What is financial well-being? If we’re going to have a practice to achieve financial health, then we need to know just what that is.
I think all too often we equate our financial health with our level of income. For most of us, we go to school to go to college to earn a degree to get a good job. As we climb the ladder at work our income becomes a measure of how successful we have been in our efforts.
But income is not a very good indicator of financial well-being. Consider two people, Jack and Jill, who both earn incomes at the $250,000 level so talked about in the news. What do their levels of income tell us about them? Are they equally financially healthy?
According to Wikipedia, in 2006 1.93% of American households had incomes exceeding $250,000, compared with a median household income of about $50,000. So they earn a high income when compared with most Americans, and are probably either professionals or business owners with a high level of status. But beyond that what can we infer?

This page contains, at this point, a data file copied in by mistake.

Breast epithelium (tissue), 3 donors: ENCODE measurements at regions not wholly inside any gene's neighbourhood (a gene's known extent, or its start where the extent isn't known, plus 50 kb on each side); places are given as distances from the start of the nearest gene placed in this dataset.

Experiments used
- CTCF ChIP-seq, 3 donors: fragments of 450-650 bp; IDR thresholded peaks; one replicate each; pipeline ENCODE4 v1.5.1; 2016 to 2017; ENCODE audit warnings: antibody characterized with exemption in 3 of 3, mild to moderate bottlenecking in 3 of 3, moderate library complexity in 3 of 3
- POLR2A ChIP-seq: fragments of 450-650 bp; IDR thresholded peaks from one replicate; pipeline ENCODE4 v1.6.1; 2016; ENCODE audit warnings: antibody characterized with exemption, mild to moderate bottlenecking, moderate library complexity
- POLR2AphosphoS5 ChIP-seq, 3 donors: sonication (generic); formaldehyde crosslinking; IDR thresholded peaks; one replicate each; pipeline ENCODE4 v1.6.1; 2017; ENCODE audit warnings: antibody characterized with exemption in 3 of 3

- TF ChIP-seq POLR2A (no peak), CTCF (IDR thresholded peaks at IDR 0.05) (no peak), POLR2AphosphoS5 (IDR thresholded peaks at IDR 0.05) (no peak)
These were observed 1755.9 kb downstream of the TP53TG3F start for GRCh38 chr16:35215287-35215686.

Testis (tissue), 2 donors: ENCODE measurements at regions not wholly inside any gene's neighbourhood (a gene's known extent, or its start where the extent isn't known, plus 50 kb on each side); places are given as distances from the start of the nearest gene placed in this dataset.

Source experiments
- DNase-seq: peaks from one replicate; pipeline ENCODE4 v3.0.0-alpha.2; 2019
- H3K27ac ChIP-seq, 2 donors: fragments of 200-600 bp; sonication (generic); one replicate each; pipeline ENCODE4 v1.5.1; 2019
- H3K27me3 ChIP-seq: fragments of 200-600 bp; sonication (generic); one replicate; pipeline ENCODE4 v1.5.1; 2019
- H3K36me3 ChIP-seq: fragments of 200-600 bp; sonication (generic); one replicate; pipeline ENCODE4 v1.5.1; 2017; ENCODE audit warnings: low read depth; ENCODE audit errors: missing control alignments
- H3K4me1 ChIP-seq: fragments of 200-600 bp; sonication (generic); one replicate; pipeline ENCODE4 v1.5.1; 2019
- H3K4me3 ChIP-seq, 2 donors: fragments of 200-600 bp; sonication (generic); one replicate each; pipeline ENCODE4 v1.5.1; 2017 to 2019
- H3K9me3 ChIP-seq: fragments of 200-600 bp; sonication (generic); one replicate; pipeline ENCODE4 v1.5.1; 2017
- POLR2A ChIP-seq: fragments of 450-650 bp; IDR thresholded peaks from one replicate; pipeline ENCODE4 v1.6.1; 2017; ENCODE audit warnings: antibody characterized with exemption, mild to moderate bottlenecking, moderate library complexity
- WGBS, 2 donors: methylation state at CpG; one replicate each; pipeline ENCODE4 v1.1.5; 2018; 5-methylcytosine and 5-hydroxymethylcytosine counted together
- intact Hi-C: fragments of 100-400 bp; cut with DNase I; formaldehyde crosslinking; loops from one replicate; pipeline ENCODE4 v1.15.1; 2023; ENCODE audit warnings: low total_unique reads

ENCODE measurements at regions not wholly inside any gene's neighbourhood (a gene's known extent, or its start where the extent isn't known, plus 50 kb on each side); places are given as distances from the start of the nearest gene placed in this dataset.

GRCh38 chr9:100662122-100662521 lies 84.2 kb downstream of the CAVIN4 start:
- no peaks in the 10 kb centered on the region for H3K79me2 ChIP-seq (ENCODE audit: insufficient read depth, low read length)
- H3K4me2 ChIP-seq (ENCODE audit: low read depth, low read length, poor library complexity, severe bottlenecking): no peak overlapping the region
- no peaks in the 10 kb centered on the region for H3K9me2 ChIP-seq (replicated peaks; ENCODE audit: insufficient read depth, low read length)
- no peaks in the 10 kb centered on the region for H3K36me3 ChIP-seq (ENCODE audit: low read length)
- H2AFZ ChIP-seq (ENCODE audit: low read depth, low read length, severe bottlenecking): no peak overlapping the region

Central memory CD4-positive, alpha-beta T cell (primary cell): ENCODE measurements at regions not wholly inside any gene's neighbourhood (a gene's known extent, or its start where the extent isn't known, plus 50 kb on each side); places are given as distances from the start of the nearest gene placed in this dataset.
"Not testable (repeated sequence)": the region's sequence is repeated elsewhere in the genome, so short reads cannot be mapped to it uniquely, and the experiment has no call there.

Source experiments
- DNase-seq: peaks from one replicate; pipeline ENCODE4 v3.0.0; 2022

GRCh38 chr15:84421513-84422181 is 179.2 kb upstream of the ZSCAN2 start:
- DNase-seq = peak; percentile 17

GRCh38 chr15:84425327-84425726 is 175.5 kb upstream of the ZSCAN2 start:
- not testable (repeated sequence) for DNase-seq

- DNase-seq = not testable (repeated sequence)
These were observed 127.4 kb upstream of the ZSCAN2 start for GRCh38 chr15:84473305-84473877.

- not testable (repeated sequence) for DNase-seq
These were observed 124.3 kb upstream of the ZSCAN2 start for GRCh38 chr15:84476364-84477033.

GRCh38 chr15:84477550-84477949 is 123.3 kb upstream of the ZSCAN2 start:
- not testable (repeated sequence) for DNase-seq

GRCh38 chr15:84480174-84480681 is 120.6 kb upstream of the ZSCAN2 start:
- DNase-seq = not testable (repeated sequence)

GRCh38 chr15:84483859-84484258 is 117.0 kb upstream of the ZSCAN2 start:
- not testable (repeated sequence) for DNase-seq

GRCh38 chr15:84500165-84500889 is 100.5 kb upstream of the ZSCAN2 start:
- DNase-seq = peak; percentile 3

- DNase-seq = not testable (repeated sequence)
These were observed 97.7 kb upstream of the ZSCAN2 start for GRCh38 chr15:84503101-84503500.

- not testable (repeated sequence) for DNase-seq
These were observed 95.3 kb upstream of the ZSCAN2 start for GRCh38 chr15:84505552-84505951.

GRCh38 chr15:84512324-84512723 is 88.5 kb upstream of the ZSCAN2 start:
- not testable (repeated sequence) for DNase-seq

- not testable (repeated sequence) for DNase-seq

Suppose both are 50 years old, and that Jack has a net worth of $125,000 while Jill has a net worth of $1.25 million. What happens to either of these persons if they were to lose their jobs tomorrow? Jack has less than half of his former annual income available to meet expenses, while Jill has five times that same amount available. That is, assuming they consume at their current level of income Jack would burn through all of his assets in less than half a year, while Jill could meet five years of such expenditures.
Would you expect Jack and Jill to have the same level of anxiety if both lost their jobs tomorrow? But that is exactly what the positive psychologists are suggesting when they use a person’s income to measure the impact of money on a person’s emotional happiness.
There is little correlation between income and happiness because income, by itself, has very little meaning regarding a person’s financial health.
I will pursue this topic further in my next post.